Spring Native Edge RPi

Spring Native allows me to deploy Spring Boot applications on $15 Raspberry Pi Zero 2 W devices. This document describes how I create the base OS image used to deploy these applications. I use the Spring Boot Maven plugin to create ARM64-native OCI images. At the end of the process documented here, I have a device able to run those OCI images. I then deploy these devices indoors and outdoors, and within range of the configured WIFI.

Raspberry Pi Zero 2W

Install Raspberry Pi OS Bullseye onto a SD card using the Raspberry Pi Imager (rpi-imager). I have used the rpi-imager tool on my Ubuntu desktop, my Mac laptop, as well as my Raspberry Pi 4 desktop. For this document, I’m using rpi-imager installed on my Mac, which has an SD drive attached.

I’m using version v1.7.2 in this example.

Under “Operating System” click the “CHOOSE OS” button.

Choose OS

Click “Raspberry Pi OS (other)” from the list.

Other

Select “Raspberry Pi OS Lite (64-bit)” from the list.

64-bit-Lite

A new ‘gear’ button will appear for advanced options settings.

Advanced Options Gear

Use the advanced options to configure the image before writing it to the SD card.

  • Set the hostname (hostname.local)
  • Configure WIFI
    • Network
    • Password
    • Region
  • Set a username and password (username)
  • Enable SSH
  • Configure timezone

Advanced Options

After configuring the advanced options:

  • Under “Storage” click “CHOOSE STORAGE”
  • From the “Storage” list, select the SD card to write to.
  • Click the “WRITE” button to burn the image, and the advanced configurations to the SSD card.

Advanced Options Gear

After the image write has completed, eject the SD card. Put the SD card into the Raspberry Pi Zero 2 W. Power up the device. The device will connect to the configured WIFI network.

This imager tool and these advanced settings have saved me so much time with this type of deployment.

First Boot

Connect to the device via SSH:

Update the repositories with the latest available version info:

 sudo apt update

Upgrade to the latest version of anything that is available:

sudo apt full-upgrade -y

Updating the firmware is not required for a standalone deployment. I do this for consistency with my other deployment types.

Upgrade the firmware:

sudo rpi-update

Following a warning you will be prompted to proceed (y/N).

This process takes minutes, not seconds, on my Raspberry Pi Zero 2 W devices

Add the Container Runtime

I cringe every time I see a curl pipe to shell. I hope you do the same. Please review scripts before piping anything to shell!

Install Docker:

curl -sSL https://get.docker.com | sh

Run Docker as a non-privileged user with Docker daemon in rootless mode.

[email protected]:~ $ dockerd-rootless-setuptool.sh install
[ERROR] Missing system requirements. Run the following commands to
[ERROR] install the requirements and run this tool again.

########## BEGIN ##########
sudo sh -eux <<EOF
# Install newuidmap & newgidmap binaries
apt-get install -y uidmap
EOF
########## END ##########

Install the missing requirements and try again:

sudo sh -eux <<EOF
# Install newuidmap & newgidmap binaries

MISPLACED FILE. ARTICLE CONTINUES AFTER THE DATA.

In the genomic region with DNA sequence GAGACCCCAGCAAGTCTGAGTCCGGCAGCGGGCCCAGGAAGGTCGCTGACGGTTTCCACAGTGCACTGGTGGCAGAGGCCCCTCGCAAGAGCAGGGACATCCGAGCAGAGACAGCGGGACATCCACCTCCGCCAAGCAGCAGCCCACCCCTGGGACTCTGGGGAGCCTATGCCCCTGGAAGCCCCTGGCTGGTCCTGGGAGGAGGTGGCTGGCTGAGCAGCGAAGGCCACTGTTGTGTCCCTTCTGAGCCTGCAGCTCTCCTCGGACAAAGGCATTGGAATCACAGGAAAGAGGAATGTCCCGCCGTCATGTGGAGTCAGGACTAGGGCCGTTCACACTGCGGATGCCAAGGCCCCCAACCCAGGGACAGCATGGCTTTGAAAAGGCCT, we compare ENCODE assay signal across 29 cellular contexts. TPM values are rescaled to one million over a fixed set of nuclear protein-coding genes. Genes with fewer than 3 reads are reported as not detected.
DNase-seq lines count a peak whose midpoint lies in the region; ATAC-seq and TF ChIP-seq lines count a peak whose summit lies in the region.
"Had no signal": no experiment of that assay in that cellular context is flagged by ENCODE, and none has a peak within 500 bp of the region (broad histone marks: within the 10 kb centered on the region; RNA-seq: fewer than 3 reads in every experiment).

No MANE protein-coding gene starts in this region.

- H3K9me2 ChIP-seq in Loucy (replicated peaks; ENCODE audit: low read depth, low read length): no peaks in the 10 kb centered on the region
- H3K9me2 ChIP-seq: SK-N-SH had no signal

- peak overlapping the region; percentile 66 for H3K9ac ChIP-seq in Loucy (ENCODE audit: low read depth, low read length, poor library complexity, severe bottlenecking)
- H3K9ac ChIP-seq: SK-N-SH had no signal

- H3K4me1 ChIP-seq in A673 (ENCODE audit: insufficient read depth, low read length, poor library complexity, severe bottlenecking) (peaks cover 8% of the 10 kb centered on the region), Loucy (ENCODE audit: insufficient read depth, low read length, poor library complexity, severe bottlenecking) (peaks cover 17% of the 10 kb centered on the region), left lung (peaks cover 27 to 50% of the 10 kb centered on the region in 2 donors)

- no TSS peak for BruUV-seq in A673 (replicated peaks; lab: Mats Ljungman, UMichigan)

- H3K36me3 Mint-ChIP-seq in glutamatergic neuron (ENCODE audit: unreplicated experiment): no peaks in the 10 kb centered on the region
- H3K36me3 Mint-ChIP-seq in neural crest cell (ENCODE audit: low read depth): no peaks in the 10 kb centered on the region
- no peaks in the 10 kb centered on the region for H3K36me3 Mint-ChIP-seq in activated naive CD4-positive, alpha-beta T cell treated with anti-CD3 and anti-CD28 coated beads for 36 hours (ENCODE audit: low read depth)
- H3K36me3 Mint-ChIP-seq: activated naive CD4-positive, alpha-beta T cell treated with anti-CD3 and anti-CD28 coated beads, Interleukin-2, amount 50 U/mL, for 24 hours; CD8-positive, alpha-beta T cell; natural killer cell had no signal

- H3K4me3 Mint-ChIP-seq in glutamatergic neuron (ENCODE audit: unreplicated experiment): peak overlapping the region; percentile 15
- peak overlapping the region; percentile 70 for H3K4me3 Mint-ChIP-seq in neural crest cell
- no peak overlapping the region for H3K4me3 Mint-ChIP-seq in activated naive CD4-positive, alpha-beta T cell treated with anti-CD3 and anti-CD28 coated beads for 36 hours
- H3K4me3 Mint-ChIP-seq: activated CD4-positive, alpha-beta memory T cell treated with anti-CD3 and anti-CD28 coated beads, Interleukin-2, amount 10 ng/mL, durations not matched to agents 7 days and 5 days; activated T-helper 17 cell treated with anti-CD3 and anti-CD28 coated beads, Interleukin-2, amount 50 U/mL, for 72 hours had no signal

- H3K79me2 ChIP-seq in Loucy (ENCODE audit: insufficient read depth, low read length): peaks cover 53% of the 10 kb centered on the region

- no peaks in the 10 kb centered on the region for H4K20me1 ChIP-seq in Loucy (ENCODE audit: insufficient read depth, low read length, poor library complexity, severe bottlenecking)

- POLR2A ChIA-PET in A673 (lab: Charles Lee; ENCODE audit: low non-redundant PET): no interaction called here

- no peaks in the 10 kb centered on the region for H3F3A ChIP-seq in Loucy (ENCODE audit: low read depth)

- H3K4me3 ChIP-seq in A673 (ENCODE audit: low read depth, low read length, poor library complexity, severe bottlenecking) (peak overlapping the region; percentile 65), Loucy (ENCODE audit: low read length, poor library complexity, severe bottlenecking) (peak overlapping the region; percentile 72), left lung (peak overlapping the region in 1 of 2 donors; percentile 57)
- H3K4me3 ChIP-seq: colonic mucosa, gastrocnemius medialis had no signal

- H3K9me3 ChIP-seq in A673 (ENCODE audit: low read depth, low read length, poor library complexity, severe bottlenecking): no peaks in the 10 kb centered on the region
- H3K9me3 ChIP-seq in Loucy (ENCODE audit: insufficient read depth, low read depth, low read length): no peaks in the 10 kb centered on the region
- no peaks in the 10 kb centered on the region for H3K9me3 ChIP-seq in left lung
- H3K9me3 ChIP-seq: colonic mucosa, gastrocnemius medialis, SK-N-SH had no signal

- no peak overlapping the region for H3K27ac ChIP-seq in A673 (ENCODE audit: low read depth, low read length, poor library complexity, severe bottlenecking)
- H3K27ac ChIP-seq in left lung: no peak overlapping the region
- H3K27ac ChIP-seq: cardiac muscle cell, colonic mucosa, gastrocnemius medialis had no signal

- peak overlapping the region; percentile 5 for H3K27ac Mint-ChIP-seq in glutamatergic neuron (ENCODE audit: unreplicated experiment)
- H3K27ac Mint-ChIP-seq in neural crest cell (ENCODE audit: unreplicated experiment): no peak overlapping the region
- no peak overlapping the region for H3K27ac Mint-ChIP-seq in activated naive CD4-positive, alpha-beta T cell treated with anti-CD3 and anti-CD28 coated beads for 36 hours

apt-get install -y uidmap
EOF
dockerd-rootless-setuptool.sh install

The output from ‘dockerd-rootless-setuptool.sh’ provides configuration info:

[INFO] Installed docker.service successfully.
[INFO] To control docker.service, run: `systemctl --user (start|stop|restart) docker.service`
[INFO] To run docker.service on system startup, run: `sudo loginctl enable-linger username`

[INFO] Creating CLI context "rootless"
Successfully created context "rootless"

[INFO] Make sure the following environment variables are set (or add them to ~/.bashrc):

export PATH=/usr/bin:$PATH
export DOCKER_HOST=unix:///run/user/1000/docker.sock

Direnv for configuration

This section is not required if you follow the steps above. I have adopted ‘direnv’ for configuring environments.

# Install 'direnv'
sudo apt install direnv -y
# Setup the shell hook
cat <<'EOT' >> ~/.bashrc
eval "$(direnv hook bash)"
EOT
# Enable the shell hook
source ~/.bashrc

Add environment variables to .envrc file:

cat <<'EOT' >> ~/.envrc
export PATH=/usr/bin:$PATH
export DOCKER_HOST=unix:///run/user/1000/docker.sock
EOT
# Enable the new environment
direnv allow

Verify Configuration

Configure Docker to run on system startup and reboot:

sudo loginctl enable-linger username
sudo shutdown -r now

Now ‘username’ can run Docker commands as a non-privileged user.

Verify:

docker info

Deploy Spring Boot Native for ARM64 image

Run a Spring Boot application delivered as an ARM64 native OCI image:

docker run --name spring-native-pi --rm -d -p 8080:8080 dashaun/spring-pi-native:focal-arm64

Verify the deployment from another computer:

curl -fsSL hostname.local:8080/actuator | jq .
{
  "_links": {
    "self": {
      "href": "http://hostname.local:8080/actuator",
      "templated": false
    },
    "health-path": {
      "href": "http://hostname.local:8080/actuator/health/{*path}",
      "templated": true
    },
    "health": {
      "href": "http://hostname.local:8080/actuator/health",
      "templated": false
    }
  }
}

Summary

This is how I deploy standalone WIFI connected devices. This process could be simplified. I use this process as documented, to help me understand each step. With this process I am able to have a consistent method for deployment and maintenance. This allows me to deploy Spring Boot applications to the edge. With Spring Native it is easy and fun to enjoy Spring on Raspberry Pi.

I will share a Pimoroni Enviro+ project using Spring Boot and Spring Native, soon.